NOT exhibits(Siluriformes, basihyal_cartilage)
Finally, to make it more clear that the contradiction is derivable, one might want to mention that
is_a (Siluriformes, Ostariophysian)
are in the database.
The bottom line: The rule (1), as stated above, is a perfectly sound rule that does not lead to any contradiction. The rule (1), as corrected above, is unsound (leads to a contradiction) -- it cannot be used for any consistent reasoning. Vg34 13:56, 29 June 2009 (EDT)] </REMARK>
A few potential strategies to address this situation are presented here.
The move to existential quantification
If instead of constraining every instance of A to exhibit the feature F, the constraint was loosened to only some instances of A, the contradiction scenario can be avoided. If only some instances of A exhibited F and all A are B, then it cannot be inferred that all B exhibit F. When the assertion in (2) is added, a contradiction is averted.
This strategy will require careful curation of the top level classes in the taxonomy. Definitions of higher level classes and their properties will have to be constructed carefully to specify existential (SOME) and universal (ALL) constraints, so that inconsistencies are not entailed.
The default property
This strategy is based on the proposals by Hoehndorf et al and Ceusters et al. Property values as specified by definitions in canonical ontologies can be transformed into default values. For example, a canonical ontology would define all animal cells to contain at least one nucleus in them. However, red blood corpuscles lack nuclei, the exception to this rule. This situation is represented in FOL as shown below. The <math>\not</math> in (3) is the NOT operator, to specify for all instances of red blood cell, there does not exist even one instance of a nucleus that is contained in any of them.
<math>\forall</math>c <math>\exists</math>n : instance_of(c, Cell) <math>\and</math> instance_of(n, Nucleus) <math>\and</math> contains(c. n) -- (1)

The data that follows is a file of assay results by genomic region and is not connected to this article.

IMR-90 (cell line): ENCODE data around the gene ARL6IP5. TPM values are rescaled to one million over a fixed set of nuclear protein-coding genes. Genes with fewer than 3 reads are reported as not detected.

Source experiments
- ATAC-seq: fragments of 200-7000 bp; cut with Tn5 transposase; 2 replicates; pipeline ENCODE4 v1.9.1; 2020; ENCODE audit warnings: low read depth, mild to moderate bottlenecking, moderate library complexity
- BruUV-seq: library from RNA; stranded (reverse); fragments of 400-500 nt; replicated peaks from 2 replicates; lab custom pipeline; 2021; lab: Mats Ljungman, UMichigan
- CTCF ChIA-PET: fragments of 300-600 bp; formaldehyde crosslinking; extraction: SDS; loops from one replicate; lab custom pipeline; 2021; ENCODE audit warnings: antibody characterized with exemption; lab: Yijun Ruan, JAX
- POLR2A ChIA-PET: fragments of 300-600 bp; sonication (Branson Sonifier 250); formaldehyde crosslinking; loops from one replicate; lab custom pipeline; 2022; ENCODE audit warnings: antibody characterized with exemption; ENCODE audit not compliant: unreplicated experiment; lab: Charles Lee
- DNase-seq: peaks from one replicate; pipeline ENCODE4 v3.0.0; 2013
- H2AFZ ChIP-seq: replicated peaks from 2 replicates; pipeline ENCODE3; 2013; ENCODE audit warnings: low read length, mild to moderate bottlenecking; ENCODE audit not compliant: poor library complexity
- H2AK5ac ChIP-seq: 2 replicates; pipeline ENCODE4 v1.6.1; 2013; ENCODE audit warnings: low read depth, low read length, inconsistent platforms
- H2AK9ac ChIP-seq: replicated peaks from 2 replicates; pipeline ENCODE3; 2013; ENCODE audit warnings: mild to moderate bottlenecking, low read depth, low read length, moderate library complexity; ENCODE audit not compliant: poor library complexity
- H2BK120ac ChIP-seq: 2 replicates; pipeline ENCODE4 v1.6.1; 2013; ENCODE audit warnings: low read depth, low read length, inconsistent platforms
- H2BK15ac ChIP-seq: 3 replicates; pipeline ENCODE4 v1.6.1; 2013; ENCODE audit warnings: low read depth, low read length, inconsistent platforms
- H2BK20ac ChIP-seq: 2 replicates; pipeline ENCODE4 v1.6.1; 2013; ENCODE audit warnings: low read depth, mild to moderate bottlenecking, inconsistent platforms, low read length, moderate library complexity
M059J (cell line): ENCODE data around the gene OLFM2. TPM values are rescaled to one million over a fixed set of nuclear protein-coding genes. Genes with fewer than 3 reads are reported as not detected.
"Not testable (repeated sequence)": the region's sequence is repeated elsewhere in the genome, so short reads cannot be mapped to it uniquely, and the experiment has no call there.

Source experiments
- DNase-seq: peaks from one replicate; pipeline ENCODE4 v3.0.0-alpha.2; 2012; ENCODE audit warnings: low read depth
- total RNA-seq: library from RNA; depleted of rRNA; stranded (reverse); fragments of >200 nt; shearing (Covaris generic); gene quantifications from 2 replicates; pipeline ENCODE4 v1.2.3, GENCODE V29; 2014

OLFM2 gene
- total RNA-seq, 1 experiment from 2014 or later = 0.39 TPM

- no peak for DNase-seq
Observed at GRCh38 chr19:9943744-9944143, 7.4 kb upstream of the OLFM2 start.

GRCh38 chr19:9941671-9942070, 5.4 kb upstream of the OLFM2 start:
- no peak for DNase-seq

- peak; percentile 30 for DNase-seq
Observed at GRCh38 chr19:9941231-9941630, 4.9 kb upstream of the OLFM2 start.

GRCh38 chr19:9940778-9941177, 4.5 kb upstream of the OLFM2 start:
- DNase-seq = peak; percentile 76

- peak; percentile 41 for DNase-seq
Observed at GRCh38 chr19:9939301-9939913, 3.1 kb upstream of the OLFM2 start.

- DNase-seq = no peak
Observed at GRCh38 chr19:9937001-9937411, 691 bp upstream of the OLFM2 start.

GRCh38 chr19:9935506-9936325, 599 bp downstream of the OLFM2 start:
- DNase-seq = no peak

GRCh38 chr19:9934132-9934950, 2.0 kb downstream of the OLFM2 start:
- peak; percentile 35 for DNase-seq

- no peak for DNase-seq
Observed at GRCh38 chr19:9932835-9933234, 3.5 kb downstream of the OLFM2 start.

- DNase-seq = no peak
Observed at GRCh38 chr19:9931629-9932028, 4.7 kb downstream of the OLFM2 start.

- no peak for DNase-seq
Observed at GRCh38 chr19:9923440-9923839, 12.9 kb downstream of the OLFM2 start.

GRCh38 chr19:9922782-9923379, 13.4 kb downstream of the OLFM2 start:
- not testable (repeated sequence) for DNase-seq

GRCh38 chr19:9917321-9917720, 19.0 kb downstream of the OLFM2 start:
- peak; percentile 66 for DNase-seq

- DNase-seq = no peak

<math>\forall</math>c: instance_of(c, Red_Blood_Cell) <math>\Rightarrow</math> instance_of(c, Cell) -- (2)
<math>\forall</math>rbc<math>\not</math> <math>\exists</math>n : instance-of(rbc, Red_Blood_Cell)<math>\and</math> instance_of(n, Nucleus) <math>\and</math> contains(c. n)--(3)
Inference from (1) and (2):
<math>\forall</math>c <math>\exists</math>n : instance_of(c, Red_Blood_Cell) <math>\and</math> instance_of(n, Nucleus) <math>\and</math> contains(c. n) -- (4)
An inference (4) derived from combining (1) and (2) would directly contradict (3). If the contains relation in (1) were to be transformed into a default relation as shown in (5) below, this conflict would be avoided
<math>\forall</math>c <math>\exists</math>n : instance_of(c, Cell) <math>\and</math> instance_of(n, Nucleus) <math>\and</math> contains_by_default(c. n) -- (5)
In this case, combining (5) and (2) would derive (6) which does not contradict with (3) because contains_by_default relation is different from contains.
Inference from (5) and (2):
<math>\forall</math>c <math>\exists</math>n : instance_of(c, Red_Blood_Cell) <math>\and</math> instance_of(n, Nucleus) <math>\and</math> contains_by_default(c. n) -- (6)
This strategy can be implemented by marking up relations used in concept definitions within ontologies as default relations and treating relations used in assertions as separate entities from default relations. This can be done by slightly changing the module which loads ontological definitions of relations and concepts into the OBD database